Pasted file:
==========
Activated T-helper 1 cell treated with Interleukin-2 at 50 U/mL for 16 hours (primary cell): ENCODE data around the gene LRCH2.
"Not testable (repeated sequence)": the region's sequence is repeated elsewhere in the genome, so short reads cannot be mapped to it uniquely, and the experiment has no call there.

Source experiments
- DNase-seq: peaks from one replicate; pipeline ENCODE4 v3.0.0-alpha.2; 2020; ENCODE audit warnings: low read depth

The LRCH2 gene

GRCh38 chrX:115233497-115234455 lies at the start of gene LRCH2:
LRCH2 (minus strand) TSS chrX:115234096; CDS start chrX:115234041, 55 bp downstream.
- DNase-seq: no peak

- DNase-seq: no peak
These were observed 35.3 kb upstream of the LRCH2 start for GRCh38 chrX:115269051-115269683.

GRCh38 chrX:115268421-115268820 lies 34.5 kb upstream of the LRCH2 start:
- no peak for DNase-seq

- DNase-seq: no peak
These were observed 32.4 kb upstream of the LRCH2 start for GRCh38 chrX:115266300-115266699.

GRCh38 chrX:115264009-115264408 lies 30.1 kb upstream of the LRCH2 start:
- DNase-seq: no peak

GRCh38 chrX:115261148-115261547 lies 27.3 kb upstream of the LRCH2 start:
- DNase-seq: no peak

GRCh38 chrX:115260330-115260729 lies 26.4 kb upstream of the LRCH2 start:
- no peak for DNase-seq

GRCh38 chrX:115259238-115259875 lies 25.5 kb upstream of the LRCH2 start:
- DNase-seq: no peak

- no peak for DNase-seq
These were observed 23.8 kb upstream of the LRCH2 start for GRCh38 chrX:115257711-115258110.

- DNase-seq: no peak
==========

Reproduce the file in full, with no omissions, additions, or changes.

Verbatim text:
Activated T-helper 1 cell treated with Interleukin-2 at 50 U/mL for 16 hours (primary cell): ENCODE data around the gene LRCH2.
"Not testable (repeated sequence)": the region's sequence is repeated elsewhere in the genome, so short reads cannot be mapped to it uniquely, and the experiment has no call there.

Source experiments
- DNase-seq: peaks from one replicate; pipeline ENCODE4 v3.0.0-alpha.2; 2020; ENCODE audit warnings: low read depth

The LRCH2 gene

GRCh38 chrX:115233497-115234455 lies at the start of gene LRCH2:
LRCH2 (minus strand) TSS chrX:115234096; CDS start chrX:115234041, 55 bp downstream.
- DNase-seq: no peak

- DNase-seq: no peak
These were observed 35.3 kb upstream of the LRCH2 start for GRCh38 chrX:115269051-115269683.

GRCh38 chrX:115268421-115268820 lies 34.5 kb upstream of the LRCH2 start:
- no peak for DNase-seq

- DNase-seq: no peak
These were observed 32.4 kb upstream of the LRCH2 start for GRCh38 chrX:115266300-115266699.

GRCh38 chrX:115264009-115264408 lies 30.1 kb upstream of the LRCH2 start:
- DNase-seq: no peak

GRCh38 chrX:115261148-115261547 lies 27.3 kb upstream of the LRCH2 start:
- DNase-seq: no peak

GRCh38 chrX:115260330-115260729 lies 26.4 kb upstream of the LRCH2 start:
- no peak for DNase-seq

GRCh38 chrX:115259238-115259875 lies 25.5 kb upstream of the LRCH2 start:
- DNase-seq: no peak

- no peak for DNase-seq
These were observed 23.8 kb upstream of the LRCH2 start for GRCh38 chrX:115257711-115258110.

- DNase-seq: no peak